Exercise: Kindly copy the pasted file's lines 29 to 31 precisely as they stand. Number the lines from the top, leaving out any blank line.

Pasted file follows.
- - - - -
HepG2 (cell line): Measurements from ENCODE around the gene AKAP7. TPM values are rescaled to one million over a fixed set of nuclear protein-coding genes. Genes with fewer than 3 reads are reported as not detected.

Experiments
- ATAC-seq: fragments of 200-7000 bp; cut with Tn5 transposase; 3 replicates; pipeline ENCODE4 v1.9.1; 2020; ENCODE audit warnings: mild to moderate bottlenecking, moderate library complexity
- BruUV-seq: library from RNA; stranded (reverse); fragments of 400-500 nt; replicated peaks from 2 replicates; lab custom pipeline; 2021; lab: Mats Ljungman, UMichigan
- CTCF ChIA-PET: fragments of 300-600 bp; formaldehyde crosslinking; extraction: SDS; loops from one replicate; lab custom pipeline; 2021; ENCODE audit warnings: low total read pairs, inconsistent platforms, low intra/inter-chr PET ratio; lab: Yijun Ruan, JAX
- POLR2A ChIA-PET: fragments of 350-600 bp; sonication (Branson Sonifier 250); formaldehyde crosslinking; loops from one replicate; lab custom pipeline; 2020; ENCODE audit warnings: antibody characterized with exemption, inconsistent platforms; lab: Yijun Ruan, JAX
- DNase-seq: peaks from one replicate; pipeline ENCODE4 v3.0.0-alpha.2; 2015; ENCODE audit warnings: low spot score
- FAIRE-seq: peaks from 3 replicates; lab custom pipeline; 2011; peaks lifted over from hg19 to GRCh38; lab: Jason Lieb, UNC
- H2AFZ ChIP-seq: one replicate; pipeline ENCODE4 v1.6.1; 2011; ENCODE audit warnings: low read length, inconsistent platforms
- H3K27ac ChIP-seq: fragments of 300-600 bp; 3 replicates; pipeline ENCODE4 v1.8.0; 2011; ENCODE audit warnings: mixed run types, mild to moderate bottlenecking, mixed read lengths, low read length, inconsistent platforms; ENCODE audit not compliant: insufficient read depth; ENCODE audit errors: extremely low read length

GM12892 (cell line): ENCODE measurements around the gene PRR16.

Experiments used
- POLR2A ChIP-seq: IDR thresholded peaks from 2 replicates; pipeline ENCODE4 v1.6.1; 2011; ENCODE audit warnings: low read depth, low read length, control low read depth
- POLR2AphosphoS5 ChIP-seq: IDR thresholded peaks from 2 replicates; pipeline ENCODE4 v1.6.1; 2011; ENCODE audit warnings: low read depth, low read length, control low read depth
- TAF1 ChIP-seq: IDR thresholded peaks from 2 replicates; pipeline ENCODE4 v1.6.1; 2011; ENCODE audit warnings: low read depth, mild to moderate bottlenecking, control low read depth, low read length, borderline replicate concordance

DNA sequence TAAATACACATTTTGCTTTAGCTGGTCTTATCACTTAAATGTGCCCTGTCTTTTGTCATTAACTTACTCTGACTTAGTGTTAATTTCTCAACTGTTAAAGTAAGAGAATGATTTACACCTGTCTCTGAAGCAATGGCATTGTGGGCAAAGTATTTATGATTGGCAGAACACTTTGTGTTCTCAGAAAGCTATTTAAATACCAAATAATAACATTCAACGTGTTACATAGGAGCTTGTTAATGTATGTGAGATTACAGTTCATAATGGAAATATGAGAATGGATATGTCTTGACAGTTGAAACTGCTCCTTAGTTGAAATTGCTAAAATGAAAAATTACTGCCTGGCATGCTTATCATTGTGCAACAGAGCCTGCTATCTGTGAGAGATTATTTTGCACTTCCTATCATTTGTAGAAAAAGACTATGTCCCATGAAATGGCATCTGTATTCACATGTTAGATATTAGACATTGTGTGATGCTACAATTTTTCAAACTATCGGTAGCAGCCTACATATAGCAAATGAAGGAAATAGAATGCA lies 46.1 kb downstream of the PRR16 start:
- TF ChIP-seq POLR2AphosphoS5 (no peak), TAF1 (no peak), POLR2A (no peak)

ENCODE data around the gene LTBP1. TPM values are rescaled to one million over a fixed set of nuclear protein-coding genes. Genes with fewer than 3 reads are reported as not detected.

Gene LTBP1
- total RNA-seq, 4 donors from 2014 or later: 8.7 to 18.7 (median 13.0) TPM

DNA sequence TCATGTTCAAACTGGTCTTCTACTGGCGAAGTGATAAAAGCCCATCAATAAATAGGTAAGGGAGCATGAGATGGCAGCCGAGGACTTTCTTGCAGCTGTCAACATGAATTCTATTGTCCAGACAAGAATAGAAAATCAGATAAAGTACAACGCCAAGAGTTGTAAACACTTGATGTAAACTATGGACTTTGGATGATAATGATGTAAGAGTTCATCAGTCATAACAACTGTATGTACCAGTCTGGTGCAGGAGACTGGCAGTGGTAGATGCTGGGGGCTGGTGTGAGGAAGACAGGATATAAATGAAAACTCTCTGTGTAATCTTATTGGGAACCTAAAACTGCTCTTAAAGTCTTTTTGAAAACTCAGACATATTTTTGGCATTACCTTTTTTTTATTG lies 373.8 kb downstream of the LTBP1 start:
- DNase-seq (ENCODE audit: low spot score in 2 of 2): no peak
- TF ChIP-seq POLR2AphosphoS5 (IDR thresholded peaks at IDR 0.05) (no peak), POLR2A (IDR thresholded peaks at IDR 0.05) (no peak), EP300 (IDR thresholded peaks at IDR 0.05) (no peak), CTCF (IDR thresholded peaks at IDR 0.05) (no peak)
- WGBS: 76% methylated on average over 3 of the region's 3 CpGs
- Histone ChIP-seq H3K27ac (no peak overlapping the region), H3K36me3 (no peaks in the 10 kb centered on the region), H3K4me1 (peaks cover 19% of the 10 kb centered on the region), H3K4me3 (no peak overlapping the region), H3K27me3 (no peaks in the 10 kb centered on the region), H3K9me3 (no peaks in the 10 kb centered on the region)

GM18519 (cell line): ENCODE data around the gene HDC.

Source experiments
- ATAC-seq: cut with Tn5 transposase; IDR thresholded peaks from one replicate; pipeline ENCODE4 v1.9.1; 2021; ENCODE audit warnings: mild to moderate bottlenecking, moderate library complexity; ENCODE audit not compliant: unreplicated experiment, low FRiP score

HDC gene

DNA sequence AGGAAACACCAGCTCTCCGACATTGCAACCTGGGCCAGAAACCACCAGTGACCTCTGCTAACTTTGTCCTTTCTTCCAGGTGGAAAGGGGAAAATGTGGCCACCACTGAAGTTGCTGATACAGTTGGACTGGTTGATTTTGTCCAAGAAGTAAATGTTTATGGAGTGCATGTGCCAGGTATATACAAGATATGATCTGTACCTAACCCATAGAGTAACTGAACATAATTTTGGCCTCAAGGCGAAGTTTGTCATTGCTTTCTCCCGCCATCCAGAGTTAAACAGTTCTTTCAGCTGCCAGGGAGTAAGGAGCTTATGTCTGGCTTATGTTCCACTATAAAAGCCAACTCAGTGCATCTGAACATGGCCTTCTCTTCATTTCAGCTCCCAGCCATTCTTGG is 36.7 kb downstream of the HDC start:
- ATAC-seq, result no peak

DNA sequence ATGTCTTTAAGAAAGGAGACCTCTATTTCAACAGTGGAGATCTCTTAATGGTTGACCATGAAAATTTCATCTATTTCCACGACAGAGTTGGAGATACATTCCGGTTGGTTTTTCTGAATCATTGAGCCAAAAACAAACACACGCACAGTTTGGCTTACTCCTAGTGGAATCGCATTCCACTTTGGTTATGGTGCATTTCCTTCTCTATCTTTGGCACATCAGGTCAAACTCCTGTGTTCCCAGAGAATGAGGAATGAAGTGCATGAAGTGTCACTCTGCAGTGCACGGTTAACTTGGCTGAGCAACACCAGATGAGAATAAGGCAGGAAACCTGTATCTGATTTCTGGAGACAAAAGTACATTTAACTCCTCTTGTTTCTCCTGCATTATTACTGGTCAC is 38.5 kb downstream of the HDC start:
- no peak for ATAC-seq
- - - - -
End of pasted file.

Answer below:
HDC gene

DNA sequence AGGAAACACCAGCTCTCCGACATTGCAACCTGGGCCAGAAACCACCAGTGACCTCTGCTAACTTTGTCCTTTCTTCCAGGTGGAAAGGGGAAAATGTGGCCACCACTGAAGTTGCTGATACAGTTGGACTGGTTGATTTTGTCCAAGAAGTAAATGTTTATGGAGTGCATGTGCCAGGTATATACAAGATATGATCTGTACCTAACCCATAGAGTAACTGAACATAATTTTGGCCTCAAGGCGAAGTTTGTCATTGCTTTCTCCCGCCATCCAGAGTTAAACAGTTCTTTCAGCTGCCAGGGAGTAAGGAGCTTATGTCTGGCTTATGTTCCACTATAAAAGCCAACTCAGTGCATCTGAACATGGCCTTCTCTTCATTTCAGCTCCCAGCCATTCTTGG is 36.7 kb downstream of the HDC start:
- ATAC-seq, result no peak